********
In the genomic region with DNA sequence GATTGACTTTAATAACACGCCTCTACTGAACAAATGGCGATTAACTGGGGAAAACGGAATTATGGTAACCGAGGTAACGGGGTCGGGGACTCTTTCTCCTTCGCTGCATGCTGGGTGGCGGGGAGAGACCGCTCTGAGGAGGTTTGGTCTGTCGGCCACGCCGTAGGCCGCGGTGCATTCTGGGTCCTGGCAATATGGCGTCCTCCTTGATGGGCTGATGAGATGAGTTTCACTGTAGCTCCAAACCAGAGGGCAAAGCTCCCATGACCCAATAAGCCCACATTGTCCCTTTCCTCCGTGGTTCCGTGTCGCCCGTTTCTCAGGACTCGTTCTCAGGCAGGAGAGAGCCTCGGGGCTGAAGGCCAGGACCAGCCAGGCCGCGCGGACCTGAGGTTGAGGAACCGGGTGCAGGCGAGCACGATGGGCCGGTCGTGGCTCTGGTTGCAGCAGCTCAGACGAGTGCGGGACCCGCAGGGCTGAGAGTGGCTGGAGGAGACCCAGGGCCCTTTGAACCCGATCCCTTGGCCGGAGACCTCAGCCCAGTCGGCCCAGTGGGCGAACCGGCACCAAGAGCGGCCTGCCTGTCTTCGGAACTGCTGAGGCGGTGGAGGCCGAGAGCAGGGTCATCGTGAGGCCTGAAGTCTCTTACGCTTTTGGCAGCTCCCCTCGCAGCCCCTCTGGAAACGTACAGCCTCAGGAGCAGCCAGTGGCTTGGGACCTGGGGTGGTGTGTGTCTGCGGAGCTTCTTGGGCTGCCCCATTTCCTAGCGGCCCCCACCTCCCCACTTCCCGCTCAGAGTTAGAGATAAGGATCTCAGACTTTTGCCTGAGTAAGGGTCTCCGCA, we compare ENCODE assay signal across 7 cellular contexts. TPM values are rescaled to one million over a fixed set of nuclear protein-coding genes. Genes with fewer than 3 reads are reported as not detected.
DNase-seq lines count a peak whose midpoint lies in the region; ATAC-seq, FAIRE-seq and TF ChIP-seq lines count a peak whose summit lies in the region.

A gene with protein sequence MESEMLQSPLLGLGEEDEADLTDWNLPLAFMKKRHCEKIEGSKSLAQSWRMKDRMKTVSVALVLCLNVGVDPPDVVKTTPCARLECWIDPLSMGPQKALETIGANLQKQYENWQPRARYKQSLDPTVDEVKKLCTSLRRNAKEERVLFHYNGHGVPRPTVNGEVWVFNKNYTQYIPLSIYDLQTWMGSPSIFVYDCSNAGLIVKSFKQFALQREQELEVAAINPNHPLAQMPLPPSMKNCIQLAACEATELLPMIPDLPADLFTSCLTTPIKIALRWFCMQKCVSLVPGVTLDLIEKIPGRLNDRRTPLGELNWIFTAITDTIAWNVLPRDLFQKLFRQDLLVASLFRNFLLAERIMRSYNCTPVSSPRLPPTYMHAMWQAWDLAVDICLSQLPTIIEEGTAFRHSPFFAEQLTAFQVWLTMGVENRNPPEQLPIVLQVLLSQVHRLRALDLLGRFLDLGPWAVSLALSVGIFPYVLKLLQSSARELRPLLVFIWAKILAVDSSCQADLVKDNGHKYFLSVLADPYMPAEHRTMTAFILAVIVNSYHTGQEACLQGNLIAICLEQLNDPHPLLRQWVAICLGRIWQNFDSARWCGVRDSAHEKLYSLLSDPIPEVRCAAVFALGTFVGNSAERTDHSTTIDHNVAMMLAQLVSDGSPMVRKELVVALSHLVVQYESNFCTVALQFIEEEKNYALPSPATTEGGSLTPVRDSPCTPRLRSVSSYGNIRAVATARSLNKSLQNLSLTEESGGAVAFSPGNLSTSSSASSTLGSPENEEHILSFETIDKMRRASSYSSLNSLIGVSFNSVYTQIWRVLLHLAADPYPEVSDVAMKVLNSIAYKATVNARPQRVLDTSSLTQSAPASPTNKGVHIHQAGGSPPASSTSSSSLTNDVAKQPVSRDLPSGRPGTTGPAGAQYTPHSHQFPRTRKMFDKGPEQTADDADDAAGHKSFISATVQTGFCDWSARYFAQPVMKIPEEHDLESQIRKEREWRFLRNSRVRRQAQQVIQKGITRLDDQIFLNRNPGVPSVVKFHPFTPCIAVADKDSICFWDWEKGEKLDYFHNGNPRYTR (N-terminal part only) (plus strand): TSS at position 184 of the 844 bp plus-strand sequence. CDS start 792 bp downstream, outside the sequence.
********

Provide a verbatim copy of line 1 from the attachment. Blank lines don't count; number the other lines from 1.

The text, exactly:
In the genomic region with DNA sequence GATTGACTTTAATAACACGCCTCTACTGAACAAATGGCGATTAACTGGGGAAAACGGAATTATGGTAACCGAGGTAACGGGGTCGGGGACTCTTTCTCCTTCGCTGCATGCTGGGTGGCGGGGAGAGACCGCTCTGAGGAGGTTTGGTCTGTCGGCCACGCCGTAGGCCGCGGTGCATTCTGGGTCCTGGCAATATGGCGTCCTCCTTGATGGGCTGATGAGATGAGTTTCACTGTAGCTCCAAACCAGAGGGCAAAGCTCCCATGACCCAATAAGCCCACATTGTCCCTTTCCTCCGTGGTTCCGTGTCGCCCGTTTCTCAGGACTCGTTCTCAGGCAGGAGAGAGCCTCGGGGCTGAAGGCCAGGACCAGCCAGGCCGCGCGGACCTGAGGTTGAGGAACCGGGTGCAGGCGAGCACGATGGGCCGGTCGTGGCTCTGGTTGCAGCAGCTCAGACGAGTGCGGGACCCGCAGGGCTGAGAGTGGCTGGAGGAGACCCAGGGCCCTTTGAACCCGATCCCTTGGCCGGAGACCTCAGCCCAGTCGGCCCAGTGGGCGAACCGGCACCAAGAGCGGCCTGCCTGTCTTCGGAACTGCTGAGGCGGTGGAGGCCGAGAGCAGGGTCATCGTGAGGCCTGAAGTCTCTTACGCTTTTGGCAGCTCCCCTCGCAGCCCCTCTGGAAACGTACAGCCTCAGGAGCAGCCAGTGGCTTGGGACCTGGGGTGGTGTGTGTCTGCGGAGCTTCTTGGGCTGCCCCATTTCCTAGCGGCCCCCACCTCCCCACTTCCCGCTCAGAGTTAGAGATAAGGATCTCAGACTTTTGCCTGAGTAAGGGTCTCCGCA, we compare ENCODE assay signal across 7 cellular contexts. TPM values are rescaled to one million over a fixed set of nuclear protein-coding genes. Genes with fewer than 3 reads are reported as not detected.